Jones Can Go Long - When He Connects

      Mitch Jones can crush a ball. No doubt about that. Put a fast ball anywhere near his hitting zone and he's likely to deposit it in the next area code. Look at the home run totals. In 2004, he hit 39 out in the Eastern League. The last two seasons, playing for Columbus in the International League, he's racked up a cumulative 48. So, how in the world did the Yanks let this guy get away?

      A glance at his strikeout totals tells you why. While he was sending those 48 into orbit in 2005 and 2006, he was also striking out 174 times. Over a seven-year career, he's averaged a whiff every three trips to the plate. The Yanks found that unacceptable so it was off to free agency with never a time up in the big leagues.

    Power like that is something you don't find hanging out there loose and the Dodgers snapped Mitch up two days after Christmas. Now he's at Las Vegas and doing just about what you'd expect. He has a very nice .400 average, he's already sent three balls out of the yard  so that's positive. However, in 25 at-bats- and here's that disclaimer, again- he's whiffed 12 times

.      The problem has always been the same- breaking pitches. He's after fast balls like female fans after Derek Jeter. But when a breaking ball comes up there, his bat seldom makes their acquaintance. The highest he's ever hit for a season is .268, something he managed twice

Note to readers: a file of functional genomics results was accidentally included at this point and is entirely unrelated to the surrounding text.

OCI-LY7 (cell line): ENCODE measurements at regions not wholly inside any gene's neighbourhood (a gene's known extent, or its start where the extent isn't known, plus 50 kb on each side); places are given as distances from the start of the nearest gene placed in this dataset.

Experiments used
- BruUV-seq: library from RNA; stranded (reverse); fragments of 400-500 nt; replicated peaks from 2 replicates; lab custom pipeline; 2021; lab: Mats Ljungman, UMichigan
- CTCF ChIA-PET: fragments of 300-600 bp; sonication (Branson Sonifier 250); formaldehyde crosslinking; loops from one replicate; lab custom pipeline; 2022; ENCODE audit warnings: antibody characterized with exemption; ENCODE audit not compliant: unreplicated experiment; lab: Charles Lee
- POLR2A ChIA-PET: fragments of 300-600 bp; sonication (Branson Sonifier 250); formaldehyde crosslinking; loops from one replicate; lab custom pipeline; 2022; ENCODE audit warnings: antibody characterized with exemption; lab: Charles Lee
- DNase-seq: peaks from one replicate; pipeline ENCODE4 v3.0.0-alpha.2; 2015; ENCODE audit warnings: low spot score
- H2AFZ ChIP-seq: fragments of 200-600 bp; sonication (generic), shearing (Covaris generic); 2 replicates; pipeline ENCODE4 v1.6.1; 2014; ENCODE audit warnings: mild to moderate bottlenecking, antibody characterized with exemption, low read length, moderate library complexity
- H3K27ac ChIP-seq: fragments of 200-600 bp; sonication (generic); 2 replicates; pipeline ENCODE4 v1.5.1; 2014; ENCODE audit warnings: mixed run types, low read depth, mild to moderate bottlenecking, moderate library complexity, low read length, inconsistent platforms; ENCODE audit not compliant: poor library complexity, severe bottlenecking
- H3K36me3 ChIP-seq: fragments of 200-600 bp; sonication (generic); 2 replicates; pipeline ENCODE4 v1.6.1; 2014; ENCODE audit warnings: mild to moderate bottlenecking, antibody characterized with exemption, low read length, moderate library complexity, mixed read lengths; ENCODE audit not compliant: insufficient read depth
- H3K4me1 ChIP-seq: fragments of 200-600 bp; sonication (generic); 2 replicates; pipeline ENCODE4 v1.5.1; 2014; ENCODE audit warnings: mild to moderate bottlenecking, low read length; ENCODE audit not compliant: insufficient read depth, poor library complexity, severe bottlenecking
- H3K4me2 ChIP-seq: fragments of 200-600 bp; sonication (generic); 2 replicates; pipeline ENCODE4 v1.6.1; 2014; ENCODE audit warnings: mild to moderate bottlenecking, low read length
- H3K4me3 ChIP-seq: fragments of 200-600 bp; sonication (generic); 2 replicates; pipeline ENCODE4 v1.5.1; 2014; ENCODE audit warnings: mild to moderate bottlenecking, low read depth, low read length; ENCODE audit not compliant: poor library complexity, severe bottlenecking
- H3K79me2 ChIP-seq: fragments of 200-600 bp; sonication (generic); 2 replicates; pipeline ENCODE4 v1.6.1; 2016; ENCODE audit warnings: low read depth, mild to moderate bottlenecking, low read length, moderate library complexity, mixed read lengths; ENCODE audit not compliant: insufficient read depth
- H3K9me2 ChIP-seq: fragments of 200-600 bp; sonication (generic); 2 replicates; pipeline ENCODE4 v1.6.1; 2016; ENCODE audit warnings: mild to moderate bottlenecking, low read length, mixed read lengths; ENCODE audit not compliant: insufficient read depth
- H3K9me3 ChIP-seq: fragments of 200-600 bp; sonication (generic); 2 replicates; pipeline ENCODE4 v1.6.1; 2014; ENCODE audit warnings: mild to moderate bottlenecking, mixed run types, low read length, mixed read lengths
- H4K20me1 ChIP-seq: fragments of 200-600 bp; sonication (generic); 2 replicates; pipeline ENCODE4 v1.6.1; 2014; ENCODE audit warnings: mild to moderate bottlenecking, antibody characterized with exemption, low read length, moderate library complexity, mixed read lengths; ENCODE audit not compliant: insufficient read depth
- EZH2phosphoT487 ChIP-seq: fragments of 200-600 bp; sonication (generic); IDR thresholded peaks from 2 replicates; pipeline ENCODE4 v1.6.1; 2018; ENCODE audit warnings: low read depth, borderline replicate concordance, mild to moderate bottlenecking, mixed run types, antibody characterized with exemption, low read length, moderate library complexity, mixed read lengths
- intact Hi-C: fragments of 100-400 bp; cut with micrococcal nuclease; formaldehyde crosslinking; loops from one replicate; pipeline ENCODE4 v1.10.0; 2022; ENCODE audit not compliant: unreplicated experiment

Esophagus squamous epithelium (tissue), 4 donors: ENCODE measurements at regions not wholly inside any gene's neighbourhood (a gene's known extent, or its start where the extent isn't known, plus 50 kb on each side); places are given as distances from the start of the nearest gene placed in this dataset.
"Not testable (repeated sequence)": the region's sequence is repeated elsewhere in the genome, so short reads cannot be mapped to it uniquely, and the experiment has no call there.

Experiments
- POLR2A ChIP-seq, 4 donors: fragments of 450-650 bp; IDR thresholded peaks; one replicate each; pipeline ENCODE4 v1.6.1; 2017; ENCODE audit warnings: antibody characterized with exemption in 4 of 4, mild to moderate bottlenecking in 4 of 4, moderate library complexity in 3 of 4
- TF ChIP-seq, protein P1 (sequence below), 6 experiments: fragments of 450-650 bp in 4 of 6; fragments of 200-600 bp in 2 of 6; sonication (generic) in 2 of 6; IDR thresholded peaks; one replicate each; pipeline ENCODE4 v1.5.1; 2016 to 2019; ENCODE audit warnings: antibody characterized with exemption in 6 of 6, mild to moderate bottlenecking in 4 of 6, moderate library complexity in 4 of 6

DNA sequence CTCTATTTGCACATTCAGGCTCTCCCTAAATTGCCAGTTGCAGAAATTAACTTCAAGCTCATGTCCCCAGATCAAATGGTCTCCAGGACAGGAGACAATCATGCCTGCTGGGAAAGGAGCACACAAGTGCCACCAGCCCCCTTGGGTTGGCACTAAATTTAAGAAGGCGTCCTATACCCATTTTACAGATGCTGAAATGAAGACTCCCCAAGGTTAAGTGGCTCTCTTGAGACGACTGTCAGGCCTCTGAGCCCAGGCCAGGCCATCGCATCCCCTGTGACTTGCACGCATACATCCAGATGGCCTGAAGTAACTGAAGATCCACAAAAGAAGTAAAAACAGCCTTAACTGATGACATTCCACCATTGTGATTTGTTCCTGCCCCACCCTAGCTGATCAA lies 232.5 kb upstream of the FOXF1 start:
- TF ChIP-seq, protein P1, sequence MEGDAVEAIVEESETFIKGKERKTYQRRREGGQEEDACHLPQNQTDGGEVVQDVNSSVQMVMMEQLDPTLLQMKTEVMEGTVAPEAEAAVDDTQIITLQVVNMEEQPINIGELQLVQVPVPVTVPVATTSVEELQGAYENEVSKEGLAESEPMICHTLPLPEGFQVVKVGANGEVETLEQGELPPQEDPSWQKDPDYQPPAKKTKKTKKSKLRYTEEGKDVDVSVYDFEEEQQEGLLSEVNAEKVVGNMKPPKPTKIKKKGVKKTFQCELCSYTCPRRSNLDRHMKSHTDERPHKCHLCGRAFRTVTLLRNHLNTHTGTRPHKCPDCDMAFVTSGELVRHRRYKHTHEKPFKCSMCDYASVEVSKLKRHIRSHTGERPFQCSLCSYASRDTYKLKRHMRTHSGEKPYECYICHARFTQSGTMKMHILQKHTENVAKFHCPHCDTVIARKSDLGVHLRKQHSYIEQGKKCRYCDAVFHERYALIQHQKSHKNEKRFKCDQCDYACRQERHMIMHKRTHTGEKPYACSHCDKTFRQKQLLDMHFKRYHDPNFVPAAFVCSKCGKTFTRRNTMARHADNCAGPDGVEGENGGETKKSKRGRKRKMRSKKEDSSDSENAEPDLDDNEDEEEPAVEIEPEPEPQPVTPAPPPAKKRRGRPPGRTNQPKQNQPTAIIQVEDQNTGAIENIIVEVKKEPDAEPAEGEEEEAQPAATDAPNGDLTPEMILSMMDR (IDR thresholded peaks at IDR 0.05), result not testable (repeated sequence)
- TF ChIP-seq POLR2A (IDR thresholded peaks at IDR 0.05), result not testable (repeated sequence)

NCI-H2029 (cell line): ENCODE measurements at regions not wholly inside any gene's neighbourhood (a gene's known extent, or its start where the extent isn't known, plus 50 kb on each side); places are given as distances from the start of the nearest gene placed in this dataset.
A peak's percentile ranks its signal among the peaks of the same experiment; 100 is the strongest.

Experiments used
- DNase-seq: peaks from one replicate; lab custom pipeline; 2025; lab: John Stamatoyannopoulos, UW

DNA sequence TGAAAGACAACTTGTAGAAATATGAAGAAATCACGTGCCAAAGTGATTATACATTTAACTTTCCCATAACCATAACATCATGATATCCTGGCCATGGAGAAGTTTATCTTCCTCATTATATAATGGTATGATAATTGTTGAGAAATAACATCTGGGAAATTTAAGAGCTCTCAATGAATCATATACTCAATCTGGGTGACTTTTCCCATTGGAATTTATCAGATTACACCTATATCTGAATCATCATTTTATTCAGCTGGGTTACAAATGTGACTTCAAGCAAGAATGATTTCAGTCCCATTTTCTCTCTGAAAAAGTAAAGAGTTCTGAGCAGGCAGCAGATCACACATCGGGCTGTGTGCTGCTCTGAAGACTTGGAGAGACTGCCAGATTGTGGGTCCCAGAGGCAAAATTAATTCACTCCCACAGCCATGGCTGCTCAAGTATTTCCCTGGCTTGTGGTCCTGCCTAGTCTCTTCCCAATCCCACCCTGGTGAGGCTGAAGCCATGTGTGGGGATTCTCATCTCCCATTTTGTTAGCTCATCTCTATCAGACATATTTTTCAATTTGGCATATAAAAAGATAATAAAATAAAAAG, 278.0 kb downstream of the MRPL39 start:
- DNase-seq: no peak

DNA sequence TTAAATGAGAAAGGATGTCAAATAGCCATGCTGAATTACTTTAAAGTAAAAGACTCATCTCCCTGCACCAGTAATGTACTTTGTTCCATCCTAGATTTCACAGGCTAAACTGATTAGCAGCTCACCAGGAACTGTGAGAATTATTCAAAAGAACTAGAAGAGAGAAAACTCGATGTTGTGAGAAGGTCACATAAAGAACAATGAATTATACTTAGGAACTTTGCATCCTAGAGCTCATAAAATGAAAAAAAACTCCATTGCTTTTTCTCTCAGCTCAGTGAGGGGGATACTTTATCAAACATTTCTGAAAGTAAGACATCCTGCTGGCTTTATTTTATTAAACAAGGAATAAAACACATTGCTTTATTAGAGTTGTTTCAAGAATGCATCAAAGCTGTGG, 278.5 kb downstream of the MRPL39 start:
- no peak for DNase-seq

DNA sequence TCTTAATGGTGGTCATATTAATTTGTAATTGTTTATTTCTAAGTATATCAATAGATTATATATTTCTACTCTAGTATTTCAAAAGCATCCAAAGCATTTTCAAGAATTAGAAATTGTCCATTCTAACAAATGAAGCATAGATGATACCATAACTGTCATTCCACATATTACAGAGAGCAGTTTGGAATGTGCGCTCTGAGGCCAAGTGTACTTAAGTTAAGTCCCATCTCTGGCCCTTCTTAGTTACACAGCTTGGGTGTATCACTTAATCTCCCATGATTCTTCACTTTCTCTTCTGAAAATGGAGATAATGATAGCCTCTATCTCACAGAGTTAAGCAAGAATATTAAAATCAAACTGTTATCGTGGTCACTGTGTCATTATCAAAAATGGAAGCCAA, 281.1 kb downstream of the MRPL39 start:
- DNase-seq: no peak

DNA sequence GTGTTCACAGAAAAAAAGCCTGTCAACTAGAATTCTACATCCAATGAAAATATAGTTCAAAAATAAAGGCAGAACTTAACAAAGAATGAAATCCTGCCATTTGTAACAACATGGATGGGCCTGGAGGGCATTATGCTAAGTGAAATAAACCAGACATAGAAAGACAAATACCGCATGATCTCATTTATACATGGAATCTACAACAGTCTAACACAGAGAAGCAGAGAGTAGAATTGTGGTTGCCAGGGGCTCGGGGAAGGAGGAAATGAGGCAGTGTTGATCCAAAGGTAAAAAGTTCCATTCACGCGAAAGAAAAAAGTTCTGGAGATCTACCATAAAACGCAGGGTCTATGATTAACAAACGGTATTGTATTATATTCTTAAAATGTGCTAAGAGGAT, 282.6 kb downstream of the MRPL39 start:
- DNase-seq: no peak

.    Mitch is 29 now and the promise he showed when he came out of Arizona State has been dulled. Still, he can play both first and the outfield and has been doing so for Vegas depending upon where they want James Loney that evening. They've been trying to get James some time in the outfield so he could be more useful when called back up so Mitch will be at first that night. When James goes back to his more comfortable spot, Mitch moves out to the field.

    They want that bat in there  which is natural the way he's been hitting. Still, in his eighth season, he hasn't shown signs of getting to know curves enough to warrant consideration for the bigtime. Let a fast ball come into the neighborhood, though, and watch  it travel up there to the Space Lab.

   It may well be that he's in the system on a one-year trial. But that's what they thought was the case with Wilson Valdez and see who's a Dodger now. That's Mitch's objective, of course, but he'd welcome any major league look that he could engender.

   Meanwhile, the 51's will have to take the "K's" to get the big blasts. That's the Mitch Jones way of doing business.

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